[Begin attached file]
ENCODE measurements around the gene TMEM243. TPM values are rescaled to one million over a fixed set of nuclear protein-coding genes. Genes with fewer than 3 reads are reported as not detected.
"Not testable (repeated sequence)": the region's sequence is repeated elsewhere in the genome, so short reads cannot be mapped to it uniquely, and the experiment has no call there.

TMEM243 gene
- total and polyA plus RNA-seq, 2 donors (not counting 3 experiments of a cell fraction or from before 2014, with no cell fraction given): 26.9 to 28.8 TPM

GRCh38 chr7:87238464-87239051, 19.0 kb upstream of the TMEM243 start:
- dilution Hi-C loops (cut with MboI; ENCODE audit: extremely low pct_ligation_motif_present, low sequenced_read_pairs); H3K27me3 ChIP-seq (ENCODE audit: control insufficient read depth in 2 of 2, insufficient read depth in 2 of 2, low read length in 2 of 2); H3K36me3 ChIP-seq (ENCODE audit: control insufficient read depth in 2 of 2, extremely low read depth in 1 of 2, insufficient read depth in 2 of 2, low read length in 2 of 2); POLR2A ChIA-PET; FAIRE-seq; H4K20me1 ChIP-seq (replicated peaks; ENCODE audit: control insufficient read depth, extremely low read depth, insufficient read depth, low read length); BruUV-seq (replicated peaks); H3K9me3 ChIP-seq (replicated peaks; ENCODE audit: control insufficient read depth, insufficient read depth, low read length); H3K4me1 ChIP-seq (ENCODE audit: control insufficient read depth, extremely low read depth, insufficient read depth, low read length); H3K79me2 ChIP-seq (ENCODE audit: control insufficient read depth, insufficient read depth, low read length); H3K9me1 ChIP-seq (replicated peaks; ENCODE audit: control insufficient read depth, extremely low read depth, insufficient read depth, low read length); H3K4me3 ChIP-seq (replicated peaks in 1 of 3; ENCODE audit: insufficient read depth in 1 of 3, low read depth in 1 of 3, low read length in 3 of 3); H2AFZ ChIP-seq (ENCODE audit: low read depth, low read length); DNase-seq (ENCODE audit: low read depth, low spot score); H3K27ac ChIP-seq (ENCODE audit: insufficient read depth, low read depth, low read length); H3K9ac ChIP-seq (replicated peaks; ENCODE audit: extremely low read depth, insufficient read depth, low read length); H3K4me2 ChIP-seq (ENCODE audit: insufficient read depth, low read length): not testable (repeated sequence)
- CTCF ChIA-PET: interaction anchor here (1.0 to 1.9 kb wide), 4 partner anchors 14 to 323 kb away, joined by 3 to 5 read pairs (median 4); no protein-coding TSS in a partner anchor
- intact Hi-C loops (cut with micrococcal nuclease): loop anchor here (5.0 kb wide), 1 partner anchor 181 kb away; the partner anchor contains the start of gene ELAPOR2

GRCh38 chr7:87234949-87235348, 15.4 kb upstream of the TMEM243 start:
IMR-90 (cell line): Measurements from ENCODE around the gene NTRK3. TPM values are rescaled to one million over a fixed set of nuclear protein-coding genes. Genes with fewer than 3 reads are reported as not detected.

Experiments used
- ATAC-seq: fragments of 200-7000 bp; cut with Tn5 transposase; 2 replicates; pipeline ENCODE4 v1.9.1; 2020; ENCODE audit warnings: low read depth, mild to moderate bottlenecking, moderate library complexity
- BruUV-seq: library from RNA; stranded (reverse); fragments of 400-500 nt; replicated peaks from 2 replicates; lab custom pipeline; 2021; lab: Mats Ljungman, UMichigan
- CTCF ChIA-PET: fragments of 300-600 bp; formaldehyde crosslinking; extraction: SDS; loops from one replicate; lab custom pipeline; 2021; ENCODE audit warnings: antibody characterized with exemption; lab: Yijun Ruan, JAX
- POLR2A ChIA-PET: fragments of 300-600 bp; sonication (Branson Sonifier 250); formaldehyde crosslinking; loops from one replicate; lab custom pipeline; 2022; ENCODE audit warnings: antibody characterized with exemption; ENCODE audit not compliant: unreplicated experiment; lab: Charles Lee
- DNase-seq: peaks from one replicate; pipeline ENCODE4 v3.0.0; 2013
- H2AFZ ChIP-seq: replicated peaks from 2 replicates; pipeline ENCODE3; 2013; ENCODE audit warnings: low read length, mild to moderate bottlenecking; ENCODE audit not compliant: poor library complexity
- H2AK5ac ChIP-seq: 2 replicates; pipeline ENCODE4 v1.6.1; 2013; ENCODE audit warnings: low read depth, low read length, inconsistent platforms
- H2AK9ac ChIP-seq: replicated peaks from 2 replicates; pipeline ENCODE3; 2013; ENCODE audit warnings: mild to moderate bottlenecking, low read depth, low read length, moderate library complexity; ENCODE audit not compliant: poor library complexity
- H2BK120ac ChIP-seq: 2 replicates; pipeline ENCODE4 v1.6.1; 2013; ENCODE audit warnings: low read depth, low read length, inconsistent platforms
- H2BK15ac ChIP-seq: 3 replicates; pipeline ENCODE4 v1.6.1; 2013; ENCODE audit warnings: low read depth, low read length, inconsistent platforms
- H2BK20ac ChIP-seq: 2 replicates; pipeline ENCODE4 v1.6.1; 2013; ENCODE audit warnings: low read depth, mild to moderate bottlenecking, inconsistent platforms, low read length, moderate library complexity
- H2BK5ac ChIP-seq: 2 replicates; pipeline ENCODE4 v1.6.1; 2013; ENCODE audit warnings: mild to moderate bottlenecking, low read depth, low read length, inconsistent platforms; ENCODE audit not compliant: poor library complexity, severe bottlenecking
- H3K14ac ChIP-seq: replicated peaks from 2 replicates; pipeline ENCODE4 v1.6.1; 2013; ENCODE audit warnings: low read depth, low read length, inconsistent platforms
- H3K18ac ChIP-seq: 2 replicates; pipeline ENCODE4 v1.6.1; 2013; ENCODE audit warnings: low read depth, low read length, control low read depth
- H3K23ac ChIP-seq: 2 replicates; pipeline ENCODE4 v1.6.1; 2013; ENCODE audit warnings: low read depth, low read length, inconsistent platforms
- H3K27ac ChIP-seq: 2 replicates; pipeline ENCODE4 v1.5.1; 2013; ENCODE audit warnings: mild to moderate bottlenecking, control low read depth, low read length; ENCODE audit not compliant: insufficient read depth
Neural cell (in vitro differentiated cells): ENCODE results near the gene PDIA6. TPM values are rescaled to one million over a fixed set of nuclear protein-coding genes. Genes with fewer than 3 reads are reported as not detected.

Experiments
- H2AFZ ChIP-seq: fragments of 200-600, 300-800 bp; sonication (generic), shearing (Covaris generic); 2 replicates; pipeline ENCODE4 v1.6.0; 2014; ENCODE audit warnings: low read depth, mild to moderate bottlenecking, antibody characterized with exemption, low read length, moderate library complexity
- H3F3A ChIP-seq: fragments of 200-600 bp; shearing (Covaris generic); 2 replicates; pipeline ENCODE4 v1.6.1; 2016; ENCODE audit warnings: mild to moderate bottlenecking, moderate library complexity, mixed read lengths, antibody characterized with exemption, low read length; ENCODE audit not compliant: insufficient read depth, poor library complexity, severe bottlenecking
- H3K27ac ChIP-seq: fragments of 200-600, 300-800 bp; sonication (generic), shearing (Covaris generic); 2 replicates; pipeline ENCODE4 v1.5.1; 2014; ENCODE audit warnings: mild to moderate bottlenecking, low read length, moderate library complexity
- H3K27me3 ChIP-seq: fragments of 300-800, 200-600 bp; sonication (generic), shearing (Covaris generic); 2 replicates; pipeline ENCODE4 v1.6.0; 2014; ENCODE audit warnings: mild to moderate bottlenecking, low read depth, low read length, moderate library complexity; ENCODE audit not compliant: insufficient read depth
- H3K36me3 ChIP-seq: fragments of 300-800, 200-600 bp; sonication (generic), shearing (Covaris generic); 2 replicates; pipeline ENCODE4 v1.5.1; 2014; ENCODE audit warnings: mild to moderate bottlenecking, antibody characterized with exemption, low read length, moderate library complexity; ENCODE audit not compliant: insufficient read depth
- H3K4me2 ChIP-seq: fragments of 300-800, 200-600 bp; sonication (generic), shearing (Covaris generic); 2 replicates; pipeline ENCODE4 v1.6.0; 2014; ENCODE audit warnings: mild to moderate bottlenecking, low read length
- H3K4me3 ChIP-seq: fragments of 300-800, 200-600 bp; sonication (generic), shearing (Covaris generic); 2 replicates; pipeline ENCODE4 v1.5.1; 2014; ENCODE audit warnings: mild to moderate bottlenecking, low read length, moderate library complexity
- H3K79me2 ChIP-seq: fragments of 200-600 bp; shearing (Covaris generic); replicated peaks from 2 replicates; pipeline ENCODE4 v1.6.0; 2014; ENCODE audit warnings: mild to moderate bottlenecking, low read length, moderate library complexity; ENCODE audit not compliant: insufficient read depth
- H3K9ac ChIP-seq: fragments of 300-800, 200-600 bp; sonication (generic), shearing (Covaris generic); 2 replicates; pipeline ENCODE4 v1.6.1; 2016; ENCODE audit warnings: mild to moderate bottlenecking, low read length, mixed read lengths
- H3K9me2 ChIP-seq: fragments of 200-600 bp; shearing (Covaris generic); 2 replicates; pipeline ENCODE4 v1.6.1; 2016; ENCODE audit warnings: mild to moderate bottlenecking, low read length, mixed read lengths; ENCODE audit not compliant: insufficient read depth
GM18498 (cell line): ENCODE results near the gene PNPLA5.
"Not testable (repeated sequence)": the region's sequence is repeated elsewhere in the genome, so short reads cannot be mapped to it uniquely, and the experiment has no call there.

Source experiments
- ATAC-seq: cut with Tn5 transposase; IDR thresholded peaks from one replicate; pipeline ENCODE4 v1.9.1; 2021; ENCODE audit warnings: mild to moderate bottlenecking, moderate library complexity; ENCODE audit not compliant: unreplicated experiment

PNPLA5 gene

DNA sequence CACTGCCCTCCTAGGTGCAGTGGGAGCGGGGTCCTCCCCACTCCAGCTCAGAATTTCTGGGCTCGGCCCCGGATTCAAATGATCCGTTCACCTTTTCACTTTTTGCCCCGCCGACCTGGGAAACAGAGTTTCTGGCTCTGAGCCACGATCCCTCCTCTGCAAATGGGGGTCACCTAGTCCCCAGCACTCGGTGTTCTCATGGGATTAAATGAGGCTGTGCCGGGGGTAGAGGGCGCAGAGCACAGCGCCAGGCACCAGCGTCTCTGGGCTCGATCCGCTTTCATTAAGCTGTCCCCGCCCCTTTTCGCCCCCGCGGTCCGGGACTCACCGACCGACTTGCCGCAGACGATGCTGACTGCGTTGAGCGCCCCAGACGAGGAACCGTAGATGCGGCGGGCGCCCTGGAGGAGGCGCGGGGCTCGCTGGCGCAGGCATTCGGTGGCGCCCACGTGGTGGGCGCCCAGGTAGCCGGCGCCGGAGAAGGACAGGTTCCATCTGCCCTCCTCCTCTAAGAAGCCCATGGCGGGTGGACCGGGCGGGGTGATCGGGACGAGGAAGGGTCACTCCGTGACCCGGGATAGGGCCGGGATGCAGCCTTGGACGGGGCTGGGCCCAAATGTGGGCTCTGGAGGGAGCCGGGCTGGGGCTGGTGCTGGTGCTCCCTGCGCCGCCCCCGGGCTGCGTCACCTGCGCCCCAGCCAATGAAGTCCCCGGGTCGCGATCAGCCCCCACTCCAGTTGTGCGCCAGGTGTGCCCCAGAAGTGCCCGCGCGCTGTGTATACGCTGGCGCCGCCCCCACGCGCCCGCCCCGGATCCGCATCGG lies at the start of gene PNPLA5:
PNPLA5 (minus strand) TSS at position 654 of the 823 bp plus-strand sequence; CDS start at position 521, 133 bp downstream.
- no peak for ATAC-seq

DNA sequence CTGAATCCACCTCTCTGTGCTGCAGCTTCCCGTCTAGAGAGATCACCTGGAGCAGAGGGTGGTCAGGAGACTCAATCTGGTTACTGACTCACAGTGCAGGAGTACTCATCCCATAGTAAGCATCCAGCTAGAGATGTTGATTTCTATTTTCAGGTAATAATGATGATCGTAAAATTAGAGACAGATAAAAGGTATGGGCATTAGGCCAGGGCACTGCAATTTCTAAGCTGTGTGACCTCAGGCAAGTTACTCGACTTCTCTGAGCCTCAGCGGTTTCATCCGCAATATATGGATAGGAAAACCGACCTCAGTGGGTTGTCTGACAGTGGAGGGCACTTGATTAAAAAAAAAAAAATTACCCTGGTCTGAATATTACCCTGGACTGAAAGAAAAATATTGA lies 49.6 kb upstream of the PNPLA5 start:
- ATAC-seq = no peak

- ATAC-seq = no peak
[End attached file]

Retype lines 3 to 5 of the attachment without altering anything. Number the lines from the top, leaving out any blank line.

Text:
TMEM243 gene
- total and polyA plus RNA-seq, 2 donors (not counting 3 experiments of a cell fraction or from before 2014, with no cell fraction given): 26.9 to 28.8 TPM

GRCh38 chr7:87238464-87239051, 19.0 kb upstream of the TMEM243 start: